England captain Martin Corry has urged his team-mates to raise their game for the final RBS 6 Nations encounter with Scotland on Saturday.
The world champions picked up their first win of the 2005 RBS 6 Nations campaign against Italy last weekend and Corry wants the improvement to keep on coming.
Despite the victory over the Azzurri, England readily acknowledge the performance was short of what the coaches and players demand.
Corry said: ''We are a team which is looking to improve game-by-game. We made the step up against Italy by winning the game
''Now it is very important we step up again otherwise the three losses we have incurred in this championship count for absolutely nothing. It will all have been a complete waste of time if we let our performances drop against Scotland.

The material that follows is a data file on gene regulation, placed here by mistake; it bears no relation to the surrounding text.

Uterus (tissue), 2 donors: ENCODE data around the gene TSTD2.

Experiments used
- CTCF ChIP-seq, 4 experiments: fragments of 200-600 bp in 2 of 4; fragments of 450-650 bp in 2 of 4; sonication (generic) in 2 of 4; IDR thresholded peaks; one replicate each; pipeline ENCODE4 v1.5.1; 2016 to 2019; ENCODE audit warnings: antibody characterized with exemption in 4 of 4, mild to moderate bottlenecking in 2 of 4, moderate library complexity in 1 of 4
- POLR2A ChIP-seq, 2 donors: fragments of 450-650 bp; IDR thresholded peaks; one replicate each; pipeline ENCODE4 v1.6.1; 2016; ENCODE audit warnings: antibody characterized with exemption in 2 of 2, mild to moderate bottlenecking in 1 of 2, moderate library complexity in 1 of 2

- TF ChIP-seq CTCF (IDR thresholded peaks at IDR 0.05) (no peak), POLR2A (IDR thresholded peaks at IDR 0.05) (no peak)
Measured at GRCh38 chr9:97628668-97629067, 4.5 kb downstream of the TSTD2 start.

''It's vital we improve from Italy in key areas. In certain periods our execution let us down and it was disappointing but it is something to work on.
''I think we need to improve on everything. Where we want to be is the best side in the world. We are miles from there at the minute but that is what we are aiming for. It is perhaps going to be a slower process than first thought but we will get there.''
Scotland arrive at Twickenham after suffering a record defeat to Wales at the weekend, conceding six tries and trailing 43-3 before finally getting a foothold in the game, when they worked three second-half tries.
Corry insisted his side will not get carried away by the ease with which Wales carved through the Scottish defence.
''We look for the dangers in the Scotland side and there are dangers there. They are very much rebuilding at the moment. They have a couple of guys coming back from injury.
''And historically, there is a great rivalry and a great history in England-Scotland games.
The form book goes out the window and what has happened already in the championship goes out of the window.
''It's up to us to impose ourselves early on the Scots and not let them get into any kind of rhythm.''
After Ireland's heroic big-game hunt of the Springboks and Scotland's six-try runaround of the Pumas, the challenge of engineering the most spectacular win of the autumn series now falls on Wales, writes Peter Jackson.